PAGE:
Some of the tasks that our dogs are able to do are:
|Brace For Stability|
Take Items From Shelf
Retrieve Indicated Items
Alert for Help
Turn Fixtures On/Off
Carry Items Upon Request
Give Items to Others
Drag Wheelchair/Walker/Cane Back To Partner
Assist with House/Yard work
Assist to Remove Clothing
Bringing the telephone or remote control upon request, getting a towel from a drawer, taking something from another person to give to their partner, picking something up off a store shelf.
Pushing buttons on automatic doors, elevator buttons, specialized K9 Rescue telephones, doorbells, etc.
Getting items such as dropped keys, papers, clothing), etc.
Having a Service Animal means not only covering the costs associated with it, but caring for the animal on a daily basis. Consider how a dog will fit into your lifestyle: when will you walk the dog? When will you groom the animal? Is there a place to exercise the dog that is accessible to you? How will you feed the dog? Will the other members of your family deal well with the dog? While these issues are not insurmountable, they are things agencies will ask potential recipients to consider. Many organizations understand that an individual with a disability may need assistance completing the tasks necessary to care for the animal, and do not necessarily require that all care be done by the recipient. However, they often stress the importance of recipients being involved in every aspect of caring for the animal. For example, a graduate may ask his/her personal assistant to clean the dog's ears, but it is important that the graduate be present during this time. Oftentimes, veterinarians or stores such as Petco will offer discounts or free services for Service Animals.
Most Home Health agengies do not allow their help to deal with animals
Another important consideration early in this process is both your expectations of a dog and your expectations of a potential agency/individual trainer that you will be working with. What are the types of tasks you are hoping the dog will be able to perform? For example, would you like the dog to assist in pulling your wheelchair? Under what circumstances is this not possible? If you would like the dog to assist in picking up and carrying items, you may want to gain a better understanding of what the animal will and will not to be able to pickup. Don't be afraid to ask questions. It is important that you have a realistic goal of what a Service Dog might be able to do for you.
Keep in mind though that it is also very important that you realize that this is a living and breathing animal, not a piece of equipment that works flawlessly every time. Will you be able to deal with the stresses of keeping the dog in reinforcement training once you've partnered with a Service Dog? Have you taken to heart that these dogs are not pets and can't be allowed to let their training lapse even for "minor infractions"? Just as we humans would prefer to play rather than work and we lose the ability to do something if we haven't practiced it, so do these canines. Are you prepared to take on YOUR responsibilities to make sure a Service Dog is able to do theirs? While a Service Dog is an incredible help to those who utilize them, it requires a dedication that not everyone can add to their busy lives or health status. If you feel that the stresses of the responsibilities would be difficult for your emotional or physical health, then you should reconsider the route of a Service Animal, as it wouldn't be beneficial for you. The ultimate goal is to make your life easier, not more difficult.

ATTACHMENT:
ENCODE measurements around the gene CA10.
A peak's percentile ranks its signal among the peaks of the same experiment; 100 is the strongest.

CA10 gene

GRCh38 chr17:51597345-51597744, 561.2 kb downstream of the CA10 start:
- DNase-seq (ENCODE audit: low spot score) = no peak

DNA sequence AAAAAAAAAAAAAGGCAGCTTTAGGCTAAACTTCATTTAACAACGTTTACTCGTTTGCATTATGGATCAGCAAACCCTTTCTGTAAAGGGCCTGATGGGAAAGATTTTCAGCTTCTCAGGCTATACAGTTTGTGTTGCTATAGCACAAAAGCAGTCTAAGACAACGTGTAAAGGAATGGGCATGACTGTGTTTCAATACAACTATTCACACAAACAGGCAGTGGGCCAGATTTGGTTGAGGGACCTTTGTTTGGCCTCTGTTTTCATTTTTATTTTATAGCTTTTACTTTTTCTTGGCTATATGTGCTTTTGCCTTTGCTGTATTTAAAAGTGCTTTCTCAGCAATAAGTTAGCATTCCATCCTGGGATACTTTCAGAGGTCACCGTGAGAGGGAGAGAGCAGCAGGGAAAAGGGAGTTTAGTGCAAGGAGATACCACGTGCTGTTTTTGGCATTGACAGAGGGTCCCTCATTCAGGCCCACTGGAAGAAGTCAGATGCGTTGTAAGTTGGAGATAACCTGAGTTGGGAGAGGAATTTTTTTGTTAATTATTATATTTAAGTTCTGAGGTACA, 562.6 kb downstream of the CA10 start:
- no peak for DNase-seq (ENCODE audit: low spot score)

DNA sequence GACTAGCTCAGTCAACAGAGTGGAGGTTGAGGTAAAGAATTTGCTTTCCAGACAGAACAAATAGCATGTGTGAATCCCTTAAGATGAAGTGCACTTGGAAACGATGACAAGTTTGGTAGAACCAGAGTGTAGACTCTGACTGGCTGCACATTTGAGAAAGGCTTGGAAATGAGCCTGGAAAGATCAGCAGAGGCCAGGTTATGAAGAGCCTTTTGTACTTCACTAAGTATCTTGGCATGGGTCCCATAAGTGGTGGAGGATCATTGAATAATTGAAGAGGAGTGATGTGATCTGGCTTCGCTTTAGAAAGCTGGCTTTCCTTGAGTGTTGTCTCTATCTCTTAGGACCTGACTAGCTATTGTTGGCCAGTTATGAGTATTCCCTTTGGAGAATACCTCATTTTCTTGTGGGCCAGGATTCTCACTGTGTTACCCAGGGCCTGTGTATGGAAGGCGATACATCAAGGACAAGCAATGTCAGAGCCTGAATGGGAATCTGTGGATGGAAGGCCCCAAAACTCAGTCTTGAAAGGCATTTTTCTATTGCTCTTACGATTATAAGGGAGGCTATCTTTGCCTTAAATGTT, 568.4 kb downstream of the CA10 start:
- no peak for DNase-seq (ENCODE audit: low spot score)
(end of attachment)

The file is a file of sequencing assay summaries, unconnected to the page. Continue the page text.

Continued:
The application process differs depending on the particular agency. Sometimes agencies require those who want to apply for a Service Dog to submit a letter explaining their interest/expectations of a Service Animal prior to receiving an application. Other times, individuals may simply submit an application. The application may ask individuals if they've had pets, the qualities they're looking for an animal, how they will care for the animal, and their expectations of the animal. Interviews may be conducted in a potential recipient's home or at the agency's training facilities. This gives the agency a better idea of whether or not candidates are suitable. There may be an opportunity to tour the facilities, gather information from previous graduates of the program, or informally see a Service Dog in action. In any event, this is the perfect time to ask additional questions. Once the application is accepted, the candidate's name is placed on a waiting list. When a suitable dog is found, trained, and ready to be placed, the individual is contacted.